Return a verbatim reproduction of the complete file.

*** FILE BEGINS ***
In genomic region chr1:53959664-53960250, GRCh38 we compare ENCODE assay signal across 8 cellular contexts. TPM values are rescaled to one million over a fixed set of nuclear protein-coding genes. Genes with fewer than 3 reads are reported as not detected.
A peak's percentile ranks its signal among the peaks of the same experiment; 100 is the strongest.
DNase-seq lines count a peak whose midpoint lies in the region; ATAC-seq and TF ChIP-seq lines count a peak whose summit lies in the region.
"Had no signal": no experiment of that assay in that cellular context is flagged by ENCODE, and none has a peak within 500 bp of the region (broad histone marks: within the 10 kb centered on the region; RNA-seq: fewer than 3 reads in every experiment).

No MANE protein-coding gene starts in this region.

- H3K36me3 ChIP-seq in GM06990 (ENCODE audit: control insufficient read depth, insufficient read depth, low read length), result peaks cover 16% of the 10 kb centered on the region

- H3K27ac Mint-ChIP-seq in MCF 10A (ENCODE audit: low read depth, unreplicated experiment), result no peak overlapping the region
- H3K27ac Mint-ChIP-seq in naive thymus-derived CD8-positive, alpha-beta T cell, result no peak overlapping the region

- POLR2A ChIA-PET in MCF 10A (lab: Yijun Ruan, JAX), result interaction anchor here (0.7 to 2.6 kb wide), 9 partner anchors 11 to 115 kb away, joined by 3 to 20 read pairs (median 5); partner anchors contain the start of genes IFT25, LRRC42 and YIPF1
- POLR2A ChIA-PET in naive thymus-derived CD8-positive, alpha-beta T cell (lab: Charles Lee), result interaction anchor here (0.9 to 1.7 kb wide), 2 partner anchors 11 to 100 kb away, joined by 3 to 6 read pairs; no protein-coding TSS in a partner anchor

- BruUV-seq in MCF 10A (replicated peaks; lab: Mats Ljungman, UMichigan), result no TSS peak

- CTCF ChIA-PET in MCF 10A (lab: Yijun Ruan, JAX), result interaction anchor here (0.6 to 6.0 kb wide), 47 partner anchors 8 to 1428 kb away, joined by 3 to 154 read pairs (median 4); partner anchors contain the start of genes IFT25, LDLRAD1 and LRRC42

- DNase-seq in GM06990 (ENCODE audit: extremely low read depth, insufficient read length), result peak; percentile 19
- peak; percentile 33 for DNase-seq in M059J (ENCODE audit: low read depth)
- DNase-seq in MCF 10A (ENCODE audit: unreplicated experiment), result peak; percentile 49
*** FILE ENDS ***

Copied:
In genomic region chr1:53959664-53960250, GRCh38 we compare ENCODE assay signal across 8 cellular contexts. TPM values are rescaled to one million over a fixed set of nuclear protein-coding genes. Genes with fewer than 3 reads are reported as not detected.
A peak's percentile ranks its signal among the peaks of the same experiment; 100 is the strongest.
DNase-seq lines count a peak whose midpoint lies in the region; ATAC-seq and TF ChIP-seq lines count a peak whose summit lies in the region.
"Had no signal": no experiment of that assay in that cellular context is flagged by ENCODE, and none has a peak within 500 bp of the region (broad histone marks: within the 10 kb centered on the region; RNA-seq: fewer than 3 reads in every experiment).

No MANE protein-coding gene starts in this region.

- H3K36me3 ChIP-seq in GM06990 (ENCODE audit: control insufficient read depth, insufficient read depth, low read length), result peaks cover 16% of the 10 kb centered on the region

- H3K27ac Mint-ChIP-seq in MCF 10A (ENCODE audit: low read depth, unreplicated experiment), result no peak overlapping the region
- H3K27ac Mint-ChIP-seq in naive thymus-derived CD8-positive, alpha-beta T cell, result no peak overlapping the region

- POLR2A ChIA-PET in MCF 10A (lab: Yijun Ruan, JAX), result interaction anchor here (0.7 to 2.6 kb wide), 9 partner anchors 11 to 115 kb away, joined by 3 to 20 read pairs (median 5); partner anchors contain the start of genes IFT25, LRRC42 and YIPF1
- POLR2A ChIA-PET in naive thymus-derived CD8-positive, alpha-beta T cell (lab: Charles Lee), result interaction anchor here (0.9 to 1.7 kb wide), 2 partner anchors 11 to 100 kb away, joined by 3 to 6 read pairs; no protein-coding TSS in a partner anchor

- BruUV-seq in MCF 10A (replicated peaks; lab: Mats Ljungman, UMichigan), result no TSS peak

- CTCF ChIA-PET in MCF 10A (lab: Yijun Ruan, JAX), result interaction anchor here (0.6 to 6.0 kb wide), 47 partner anchors 8 to 1428 kb away, joined by 3 to 154 read pairs (median 4); partner anchors contain the start of genes IFT25, LDLRAD1 and LRRC42

- DNase-seq in GM06990 (ENCODE audit: extremely low read depth, insufficient read length), result peak; percentile 19
- peak; percentile 33 for DNase-seq in M059J (ENCODE audit: low read depth)
- DNase-seq in MCF 10A (ENCODE audit: unreplicated experiment), result peak; percentile 49